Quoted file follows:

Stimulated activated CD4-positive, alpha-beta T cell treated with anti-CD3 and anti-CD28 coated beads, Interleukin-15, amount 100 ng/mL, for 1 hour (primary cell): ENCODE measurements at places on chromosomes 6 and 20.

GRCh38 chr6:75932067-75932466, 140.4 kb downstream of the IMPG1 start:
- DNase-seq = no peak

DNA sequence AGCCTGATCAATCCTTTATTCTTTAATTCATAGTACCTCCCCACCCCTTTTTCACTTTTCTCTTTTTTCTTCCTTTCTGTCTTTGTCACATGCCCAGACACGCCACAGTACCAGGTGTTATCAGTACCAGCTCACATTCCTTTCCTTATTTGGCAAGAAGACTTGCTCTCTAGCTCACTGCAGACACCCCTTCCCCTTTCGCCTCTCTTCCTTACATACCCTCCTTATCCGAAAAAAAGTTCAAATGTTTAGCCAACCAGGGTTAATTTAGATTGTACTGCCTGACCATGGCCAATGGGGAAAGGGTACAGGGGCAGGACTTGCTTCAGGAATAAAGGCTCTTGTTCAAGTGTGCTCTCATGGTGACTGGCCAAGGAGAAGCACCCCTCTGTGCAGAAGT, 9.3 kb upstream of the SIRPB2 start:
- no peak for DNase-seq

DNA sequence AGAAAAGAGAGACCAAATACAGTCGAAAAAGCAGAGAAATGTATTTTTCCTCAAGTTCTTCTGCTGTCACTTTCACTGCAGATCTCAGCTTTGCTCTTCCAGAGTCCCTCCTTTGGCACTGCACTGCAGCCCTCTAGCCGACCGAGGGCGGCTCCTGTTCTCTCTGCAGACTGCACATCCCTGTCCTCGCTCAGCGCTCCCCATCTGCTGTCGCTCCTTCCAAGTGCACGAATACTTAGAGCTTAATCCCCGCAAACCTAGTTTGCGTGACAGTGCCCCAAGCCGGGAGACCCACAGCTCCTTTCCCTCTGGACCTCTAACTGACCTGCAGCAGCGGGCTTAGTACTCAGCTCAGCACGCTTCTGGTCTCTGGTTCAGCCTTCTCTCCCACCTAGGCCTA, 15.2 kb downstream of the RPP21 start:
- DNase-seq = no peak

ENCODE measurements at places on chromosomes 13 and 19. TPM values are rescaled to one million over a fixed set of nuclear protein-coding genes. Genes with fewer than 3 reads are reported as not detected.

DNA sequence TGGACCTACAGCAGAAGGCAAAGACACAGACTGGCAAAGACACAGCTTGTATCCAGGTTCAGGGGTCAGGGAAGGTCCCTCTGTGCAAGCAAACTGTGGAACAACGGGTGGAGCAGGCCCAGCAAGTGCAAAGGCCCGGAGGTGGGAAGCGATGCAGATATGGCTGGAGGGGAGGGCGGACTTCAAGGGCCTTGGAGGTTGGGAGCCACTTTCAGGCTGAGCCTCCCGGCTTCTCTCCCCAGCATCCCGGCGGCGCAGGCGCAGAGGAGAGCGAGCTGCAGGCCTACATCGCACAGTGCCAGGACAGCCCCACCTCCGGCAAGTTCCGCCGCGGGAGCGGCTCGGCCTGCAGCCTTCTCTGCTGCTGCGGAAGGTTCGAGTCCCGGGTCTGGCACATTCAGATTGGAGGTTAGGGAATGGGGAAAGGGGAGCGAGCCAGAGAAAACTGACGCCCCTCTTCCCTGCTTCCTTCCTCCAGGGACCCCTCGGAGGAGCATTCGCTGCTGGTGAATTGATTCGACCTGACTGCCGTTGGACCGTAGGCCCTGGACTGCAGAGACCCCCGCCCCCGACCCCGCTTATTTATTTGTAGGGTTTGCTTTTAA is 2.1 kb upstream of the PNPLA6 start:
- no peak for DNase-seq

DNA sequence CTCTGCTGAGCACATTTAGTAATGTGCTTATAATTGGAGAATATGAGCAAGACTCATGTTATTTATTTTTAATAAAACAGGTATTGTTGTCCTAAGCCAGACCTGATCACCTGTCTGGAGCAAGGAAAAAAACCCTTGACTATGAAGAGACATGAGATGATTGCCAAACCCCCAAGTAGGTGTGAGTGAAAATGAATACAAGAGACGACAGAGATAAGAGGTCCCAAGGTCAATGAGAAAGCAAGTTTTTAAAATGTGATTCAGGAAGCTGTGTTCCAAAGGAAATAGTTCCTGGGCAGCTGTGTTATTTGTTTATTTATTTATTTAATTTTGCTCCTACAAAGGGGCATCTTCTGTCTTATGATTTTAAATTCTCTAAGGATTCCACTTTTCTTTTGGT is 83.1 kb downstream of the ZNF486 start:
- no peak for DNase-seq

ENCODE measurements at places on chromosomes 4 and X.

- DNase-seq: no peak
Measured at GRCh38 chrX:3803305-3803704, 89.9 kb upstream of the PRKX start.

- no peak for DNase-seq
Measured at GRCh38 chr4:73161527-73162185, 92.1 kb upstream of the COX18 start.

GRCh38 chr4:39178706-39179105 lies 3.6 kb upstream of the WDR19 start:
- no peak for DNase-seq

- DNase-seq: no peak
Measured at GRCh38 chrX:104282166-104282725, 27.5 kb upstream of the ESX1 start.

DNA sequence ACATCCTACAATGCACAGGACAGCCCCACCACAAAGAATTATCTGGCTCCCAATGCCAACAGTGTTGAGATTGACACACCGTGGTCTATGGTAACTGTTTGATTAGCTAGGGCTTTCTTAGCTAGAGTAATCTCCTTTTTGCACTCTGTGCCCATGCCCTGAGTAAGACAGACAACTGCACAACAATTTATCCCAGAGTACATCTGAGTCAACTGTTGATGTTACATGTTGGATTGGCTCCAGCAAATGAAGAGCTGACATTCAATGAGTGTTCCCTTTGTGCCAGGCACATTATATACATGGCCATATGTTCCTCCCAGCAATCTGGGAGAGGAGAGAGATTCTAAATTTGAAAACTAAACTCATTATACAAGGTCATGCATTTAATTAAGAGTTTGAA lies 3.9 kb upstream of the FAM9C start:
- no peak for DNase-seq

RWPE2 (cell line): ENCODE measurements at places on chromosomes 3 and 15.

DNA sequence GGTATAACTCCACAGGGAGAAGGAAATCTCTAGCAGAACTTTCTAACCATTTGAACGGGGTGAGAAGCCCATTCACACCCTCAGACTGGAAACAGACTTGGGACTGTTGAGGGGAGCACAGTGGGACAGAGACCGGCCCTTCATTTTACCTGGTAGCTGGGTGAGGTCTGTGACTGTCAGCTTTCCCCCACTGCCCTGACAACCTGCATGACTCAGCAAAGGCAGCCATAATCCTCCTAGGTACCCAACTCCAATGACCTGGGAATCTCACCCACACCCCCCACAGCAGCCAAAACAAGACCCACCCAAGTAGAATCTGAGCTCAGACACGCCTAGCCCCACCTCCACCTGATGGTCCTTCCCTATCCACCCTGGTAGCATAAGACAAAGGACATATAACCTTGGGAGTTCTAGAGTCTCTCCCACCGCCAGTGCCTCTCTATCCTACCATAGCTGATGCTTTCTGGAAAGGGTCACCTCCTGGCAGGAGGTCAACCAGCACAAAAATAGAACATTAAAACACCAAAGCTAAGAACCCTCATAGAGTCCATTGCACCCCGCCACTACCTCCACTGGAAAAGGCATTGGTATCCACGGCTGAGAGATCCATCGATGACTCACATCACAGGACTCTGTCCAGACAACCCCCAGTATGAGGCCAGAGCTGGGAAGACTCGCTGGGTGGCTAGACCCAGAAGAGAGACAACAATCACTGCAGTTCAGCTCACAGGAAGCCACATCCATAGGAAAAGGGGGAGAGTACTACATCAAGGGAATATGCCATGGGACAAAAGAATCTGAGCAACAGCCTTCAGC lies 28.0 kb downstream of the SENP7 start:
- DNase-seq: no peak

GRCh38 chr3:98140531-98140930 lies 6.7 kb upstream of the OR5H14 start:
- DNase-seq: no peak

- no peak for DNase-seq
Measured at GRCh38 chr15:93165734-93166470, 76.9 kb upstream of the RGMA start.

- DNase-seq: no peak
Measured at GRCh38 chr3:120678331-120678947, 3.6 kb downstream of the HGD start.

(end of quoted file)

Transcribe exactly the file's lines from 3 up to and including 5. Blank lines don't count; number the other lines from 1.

- DNase-seq = no peak

DNA sequence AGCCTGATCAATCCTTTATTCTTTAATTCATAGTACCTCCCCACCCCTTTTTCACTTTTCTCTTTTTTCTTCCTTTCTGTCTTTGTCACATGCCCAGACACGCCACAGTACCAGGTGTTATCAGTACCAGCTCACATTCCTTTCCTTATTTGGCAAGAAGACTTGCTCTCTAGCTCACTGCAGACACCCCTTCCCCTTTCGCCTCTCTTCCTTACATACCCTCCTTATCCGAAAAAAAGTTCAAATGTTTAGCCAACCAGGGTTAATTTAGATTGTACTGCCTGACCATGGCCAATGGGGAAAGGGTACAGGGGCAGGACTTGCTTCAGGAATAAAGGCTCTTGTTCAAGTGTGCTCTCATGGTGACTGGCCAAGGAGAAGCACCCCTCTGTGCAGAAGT, 9.3 kb upstream of the SIRPB2 start:
- no peak for DNase-seq